Well, this may come as a shock, but your expectations for your recovery before surgery can predict how well you will actually recover. Your general mental outlook can also have an impact. If you expect that you will recover quickly, get back to your pre-surgery activities, have a good result, have minimal problems, etc., then that’s what tends to happen. But, the reverse is also true: if you expect a long, horrible recovery and lots of problems, that also tends to be a self-fulfilling prophecy. (5-6)
If you are someone who tends to be a little pessimistic (tending to believe that the worst will happen or that tends to focus on the bad parts of any situation), recovering from major surgery could be especially difficult.
On a physical level, your body’s ability to heal itself after surgery depends on the proper functioning of your immune system. There is strong science to support that depression is associated with delays in wound healing, higher infection rates, and can also cause an inflammatory response in the body. One of the more interesting findings is that antidepressants can help counteract these effects (which suggests there really is a direct connection between brain chemicals and immune system functioning!). (7-11)
It is also worth noting that this relationship (depression and bad immune system impacts) seems to get stronger as you get older. Since most joint replacement patients are in the 60+ range, this is especially important. (12)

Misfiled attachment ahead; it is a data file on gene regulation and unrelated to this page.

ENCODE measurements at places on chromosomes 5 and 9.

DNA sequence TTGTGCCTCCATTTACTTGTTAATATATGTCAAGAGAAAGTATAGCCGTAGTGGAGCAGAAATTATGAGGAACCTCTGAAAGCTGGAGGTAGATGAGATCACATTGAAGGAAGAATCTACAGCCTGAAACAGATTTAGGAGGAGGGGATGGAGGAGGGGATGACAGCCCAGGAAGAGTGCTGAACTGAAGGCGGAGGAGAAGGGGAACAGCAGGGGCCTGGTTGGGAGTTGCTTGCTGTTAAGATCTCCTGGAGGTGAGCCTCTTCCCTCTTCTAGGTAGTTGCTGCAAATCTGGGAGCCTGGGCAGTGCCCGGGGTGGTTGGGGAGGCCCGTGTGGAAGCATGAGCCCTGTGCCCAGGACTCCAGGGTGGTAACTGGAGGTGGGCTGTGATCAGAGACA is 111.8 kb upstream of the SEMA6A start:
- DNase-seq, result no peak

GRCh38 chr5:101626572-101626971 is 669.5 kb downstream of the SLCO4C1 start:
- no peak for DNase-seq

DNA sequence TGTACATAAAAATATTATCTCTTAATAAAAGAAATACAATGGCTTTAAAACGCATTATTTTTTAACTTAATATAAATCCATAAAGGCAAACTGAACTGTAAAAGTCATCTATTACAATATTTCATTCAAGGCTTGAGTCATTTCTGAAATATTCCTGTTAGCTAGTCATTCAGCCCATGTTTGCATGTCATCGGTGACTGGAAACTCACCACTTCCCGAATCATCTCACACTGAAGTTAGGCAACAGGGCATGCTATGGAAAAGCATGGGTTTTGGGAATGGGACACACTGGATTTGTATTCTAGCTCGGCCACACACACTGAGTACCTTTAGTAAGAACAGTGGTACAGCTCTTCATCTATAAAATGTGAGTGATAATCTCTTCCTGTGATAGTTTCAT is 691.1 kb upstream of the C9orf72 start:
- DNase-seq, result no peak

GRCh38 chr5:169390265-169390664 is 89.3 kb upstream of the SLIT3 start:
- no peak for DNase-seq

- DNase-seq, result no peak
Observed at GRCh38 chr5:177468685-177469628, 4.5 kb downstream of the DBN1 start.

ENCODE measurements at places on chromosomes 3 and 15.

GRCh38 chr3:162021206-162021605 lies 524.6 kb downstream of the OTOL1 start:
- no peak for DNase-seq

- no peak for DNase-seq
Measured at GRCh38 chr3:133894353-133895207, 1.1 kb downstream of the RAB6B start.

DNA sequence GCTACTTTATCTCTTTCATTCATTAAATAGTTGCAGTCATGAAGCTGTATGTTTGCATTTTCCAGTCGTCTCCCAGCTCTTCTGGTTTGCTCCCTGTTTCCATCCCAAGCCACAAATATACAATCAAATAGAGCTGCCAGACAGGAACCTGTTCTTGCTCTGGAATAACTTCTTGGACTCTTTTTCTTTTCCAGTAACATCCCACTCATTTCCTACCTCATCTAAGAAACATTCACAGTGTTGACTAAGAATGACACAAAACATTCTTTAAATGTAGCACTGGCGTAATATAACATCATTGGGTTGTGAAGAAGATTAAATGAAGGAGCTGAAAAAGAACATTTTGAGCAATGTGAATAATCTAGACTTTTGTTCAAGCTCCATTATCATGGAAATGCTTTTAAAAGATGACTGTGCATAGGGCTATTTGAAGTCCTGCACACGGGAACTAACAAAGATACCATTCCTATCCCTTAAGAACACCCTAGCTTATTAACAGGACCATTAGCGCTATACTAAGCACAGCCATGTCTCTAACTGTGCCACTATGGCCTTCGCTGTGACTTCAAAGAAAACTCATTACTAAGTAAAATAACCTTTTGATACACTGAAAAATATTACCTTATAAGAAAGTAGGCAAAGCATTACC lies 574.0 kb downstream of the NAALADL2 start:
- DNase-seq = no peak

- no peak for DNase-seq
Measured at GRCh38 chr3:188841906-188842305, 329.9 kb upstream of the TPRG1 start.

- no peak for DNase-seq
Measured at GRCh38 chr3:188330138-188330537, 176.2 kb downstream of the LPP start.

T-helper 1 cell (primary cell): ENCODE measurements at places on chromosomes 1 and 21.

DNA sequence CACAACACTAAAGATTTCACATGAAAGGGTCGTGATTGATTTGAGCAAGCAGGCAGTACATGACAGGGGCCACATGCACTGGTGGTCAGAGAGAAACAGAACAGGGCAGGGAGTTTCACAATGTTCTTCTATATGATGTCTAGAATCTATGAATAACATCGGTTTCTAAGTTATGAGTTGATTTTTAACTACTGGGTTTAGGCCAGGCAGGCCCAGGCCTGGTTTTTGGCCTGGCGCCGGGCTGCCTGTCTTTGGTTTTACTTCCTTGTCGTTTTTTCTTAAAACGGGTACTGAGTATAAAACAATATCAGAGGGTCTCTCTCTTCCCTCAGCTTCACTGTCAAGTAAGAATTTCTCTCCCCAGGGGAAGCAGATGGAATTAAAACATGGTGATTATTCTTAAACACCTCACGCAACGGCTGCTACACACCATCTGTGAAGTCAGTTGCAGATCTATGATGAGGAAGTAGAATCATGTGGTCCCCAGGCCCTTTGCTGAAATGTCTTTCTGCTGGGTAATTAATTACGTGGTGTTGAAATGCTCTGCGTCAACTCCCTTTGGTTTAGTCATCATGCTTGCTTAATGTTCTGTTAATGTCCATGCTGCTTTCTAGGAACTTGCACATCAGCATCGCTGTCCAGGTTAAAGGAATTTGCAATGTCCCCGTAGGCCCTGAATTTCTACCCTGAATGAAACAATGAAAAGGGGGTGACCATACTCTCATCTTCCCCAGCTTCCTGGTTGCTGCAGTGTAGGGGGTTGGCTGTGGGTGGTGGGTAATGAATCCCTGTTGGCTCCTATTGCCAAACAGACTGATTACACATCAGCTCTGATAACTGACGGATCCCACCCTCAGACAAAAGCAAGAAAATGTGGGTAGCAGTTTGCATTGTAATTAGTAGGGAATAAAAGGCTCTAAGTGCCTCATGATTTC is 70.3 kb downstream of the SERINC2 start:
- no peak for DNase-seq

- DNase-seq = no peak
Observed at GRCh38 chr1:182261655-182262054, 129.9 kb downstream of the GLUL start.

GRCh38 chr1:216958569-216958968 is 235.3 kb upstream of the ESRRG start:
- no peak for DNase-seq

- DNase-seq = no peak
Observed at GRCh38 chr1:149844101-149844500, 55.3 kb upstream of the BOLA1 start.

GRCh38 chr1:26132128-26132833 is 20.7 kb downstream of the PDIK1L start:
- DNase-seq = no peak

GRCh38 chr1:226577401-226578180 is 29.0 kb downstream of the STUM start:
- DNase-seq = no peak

When you are preparing to have surgery, your doctor will talk to you about the importance of getting yourself in the best possible shape before having surgery to have the best possible outcomes after surgery. You will probably have a pre-surgery physical therapy program designed to strengthen the muscles around the joint that you are having surgery on. We also know that nutrition is very important, so your doctor will talk to you about getting to a healthy weight and eating nutritious foods in the months before surgery. (For more info on the role of weight in total joint replacement- see our other blog posts).
Unfortunately, we don’t talk enough about preparing patients mentally for surgery, and as you have seen, this can be just as important as the physical preparations.